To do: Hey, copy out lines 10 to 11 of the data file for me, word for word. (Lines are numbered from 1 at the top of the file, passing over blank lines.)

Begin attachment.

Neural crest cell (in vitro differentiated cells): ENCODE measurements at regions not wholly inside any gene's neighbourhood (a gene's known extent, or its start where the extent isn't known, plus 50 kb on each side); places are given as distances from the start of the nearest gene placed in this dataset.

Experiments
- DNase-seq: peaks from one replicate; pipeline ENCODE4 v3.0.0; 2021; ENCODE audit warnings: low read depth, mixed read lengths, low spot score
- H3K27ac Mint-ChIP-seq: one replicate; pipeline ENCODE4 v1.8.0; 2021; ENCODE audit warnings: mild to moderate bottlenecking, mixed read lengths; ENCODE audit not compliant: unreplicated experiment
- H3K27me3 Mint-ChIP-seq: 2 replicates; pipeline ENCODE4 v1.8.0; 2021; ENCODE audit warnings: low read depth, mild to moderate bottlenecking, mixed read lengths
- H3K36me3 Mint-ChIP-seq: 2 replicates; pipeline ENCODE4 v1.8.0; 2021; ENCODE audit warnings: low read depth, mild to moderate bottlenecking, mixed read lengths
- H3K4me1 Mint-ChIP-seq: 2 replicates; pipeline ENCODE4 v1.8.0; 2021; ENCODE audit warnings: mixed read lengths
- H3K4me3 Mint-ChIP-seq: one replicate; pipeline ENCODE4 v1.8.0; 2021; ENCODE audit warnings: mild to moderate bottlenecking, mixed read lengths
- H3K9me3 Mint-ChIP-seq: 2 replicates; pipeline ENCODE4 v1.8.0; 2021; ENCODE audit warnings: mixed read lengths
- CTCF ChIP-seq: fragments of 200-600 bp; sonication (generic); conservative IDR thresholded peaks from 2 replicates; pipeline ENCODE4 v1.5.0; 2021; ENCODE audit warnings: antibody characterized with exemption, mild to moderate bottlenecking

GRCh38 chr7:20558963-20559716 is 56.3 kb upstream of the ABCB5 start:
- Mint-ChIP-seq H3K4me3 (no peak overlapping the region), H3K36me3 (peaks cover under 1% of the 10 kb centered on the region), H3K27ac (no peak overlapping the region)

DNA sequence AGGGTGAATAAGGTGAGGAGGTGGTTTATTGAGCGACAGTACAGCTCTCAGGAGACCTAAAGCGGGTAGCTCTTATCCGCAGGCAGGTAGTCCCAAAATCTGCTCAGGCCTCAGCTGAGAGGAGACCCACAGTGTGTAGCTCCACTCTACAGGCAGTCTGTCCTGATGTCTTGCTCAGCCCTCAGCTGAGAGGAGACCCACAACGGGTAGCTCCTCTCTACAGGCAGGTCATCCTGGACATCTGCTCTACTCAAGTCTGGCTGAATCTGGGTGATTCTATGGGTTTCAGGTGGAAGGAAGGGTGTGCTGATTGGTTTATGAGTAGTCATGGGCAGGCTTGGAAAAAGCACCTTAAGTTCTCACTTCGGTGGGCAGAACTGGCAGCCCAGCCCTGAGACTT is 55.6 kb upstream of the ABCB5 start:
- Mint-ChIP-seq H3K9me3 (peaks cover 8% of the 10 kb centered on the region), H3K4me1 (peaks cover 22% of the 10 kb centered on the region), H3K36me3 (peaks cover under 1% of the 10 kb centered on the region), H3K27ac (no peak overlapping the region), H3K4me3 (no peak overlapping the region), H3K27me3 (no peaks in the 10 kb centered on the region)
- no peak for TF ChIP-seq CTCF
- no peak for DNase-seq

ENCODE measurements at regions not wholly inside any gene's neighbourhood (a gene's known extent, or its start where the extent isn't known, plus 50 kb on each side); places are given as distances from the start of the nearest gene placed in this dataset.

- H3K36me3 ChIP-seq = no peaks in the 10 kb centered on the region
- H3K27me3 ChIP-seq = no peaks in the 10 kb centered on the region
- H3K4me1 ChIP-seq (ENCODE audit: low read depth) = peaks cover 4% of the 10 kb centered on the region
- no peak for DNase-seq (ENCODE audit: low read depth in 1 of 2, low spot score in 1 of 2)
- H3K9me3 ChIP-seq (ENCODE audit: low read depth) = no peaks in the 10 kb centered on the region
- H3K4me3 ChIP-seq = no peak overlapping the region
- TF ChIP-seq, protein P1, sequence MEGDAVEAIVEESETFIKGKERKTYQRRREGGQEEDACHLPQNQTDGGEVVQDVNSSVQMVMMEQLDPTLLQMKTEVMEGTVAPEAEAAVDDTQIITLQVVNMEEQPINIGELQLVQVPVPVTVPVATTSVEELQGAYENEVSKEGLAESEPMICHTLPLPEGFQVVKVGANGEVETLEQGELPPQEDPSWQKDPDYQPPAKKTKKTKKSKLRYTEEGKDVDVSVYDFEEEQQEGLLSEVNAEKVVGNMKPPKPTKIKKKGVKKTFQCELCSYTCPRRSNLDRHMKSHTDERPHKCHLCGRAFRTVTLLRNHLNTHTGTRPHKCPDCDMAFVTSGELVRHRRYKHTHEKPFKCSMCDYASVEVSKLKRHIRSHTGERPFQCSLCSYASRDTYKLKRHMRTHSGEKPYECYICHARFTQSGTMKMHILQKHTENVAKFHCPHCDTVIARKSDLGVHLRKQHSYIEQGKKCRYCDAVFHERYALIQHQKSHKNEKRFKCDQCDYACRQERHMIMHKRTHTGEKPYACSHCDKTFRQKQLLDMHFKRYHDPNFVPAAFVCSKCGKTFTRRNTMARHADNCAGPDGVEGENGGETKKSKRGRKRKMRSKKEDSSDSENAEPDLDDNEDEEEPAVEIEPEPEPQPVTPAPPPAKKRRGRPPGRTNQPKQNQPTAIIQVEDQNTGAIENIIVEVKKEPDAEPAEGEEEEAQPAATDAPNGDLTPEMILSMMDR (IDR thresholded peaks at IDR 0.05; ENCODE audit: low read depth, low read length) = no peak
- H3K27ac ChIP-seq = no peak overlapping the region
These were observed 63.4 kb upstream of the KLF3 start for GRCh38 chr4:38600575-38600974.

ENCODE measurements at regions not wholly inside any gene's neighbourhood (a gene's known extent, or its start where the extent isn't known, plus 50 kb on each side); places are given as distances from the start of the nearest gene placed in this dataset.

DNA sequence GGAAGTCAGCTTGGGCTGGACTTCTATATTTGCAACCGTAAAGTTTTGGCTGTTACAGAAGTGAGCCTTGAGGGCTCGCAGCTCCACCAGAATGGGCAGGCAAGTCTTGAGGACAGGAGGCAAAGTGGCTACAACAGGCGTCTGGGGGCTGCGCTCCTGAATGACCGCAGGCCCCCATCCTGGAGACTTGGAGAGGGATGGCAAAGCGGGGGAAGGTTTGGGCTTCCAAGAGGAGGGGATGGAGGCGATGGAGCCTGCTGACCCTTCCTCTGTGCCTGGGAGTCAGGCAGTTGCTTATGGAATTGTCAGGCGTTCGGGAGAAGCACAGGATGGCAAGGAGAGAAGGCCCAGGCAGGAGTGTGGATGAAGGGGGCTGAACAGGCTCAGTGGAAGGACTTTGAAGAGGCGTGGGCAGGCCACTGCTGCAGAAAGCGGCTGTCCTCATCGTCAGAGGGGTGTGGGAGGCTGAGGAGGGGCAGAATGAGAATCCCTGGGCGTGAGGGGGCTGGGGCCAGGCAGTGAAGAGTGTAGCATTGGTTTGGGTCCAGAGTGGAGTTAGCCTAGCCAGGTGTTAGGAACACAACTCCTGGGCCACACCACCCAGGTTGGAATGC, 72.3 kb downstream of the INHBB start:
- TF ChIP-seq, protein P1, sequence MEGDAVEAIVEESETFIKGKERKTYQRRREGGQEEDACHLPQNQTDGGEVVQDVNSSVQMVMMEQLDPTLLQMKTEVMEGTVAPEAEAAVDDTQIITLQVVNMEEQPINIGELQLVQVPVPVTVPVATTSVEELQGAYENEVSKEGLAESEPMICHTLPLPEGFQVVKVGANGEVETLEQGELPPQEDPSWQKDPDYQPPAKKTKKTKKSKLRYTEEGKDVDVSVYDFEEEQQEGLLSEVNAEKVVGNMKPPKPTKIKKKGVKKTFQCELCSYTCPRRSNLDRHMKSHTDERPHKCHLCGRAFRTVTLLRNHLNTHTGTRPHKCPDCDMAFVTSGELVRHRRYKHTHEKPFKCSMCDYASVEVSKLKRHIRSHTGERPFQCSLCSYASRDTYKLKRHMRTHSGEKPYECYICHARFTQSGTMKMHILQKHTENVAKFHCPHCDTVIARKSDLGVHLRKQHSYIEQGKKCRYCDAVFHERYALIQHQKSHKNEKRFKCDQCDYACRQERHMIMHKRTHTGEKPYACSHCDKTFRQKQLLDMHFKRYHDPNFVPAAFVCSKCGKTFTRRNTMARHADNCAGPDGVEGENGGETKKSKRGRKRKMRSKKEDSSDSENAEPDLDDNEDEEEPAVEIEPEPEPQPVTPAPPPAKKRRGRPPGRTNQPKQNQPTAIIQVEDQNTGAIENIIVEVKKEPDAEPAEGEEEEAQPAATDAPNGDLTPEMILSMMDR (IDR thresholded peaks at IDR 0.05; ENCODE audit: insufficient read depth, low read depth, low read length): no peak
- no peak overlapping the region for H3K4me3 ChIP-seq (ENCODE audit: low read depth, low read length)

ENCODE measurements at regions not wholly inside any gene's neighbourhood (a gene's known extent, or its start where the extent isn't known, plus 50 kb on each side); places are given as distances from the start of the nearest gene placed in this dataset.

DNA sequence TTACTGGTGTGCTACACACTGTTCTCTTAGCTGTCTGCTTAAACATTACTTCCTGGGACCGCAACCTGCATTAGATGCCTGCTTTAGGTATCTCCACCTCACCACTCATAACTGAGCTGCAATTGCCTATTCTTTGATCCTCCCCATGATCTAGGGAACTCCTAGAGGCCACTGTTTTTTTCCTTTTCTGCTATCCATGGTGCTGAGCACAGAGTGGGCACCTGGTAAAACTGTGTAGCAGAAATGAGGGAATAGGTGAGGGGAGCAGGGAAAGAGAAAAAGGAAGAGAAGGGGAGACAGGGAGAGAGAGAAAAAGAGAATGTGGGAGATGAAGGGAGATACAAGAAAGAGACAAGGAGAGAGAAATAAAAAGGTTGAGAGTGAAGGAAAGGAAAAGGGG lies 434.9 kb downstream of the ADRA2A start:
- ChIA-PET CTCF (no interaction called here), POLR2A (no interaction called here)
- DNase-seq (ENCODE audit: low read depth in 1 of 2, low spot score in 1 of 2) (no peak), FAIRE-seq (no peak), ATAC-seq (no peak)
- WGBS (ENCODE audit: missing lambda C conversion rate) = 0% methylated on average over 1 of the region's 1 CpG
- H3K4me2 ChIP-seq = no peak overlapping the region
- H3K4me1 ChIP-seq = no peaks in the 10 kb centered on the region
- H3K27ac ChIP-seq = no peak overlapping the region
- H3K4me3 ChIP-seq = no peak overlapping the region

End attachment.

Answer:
- CTCF ChIP-seq: fragments of 200-600 bp; sonication (generic); conservative IDR thresholded peaks from 2 replicates; pipeline ENCODE4 v1.5.0; 2021; ENCODE audit warnings: antibody characterized with exemption, mild to moderate bottlenecking

GRCh38 chr7:20558963-20559716 is 56.3 kb upstream of the ABCB5 start: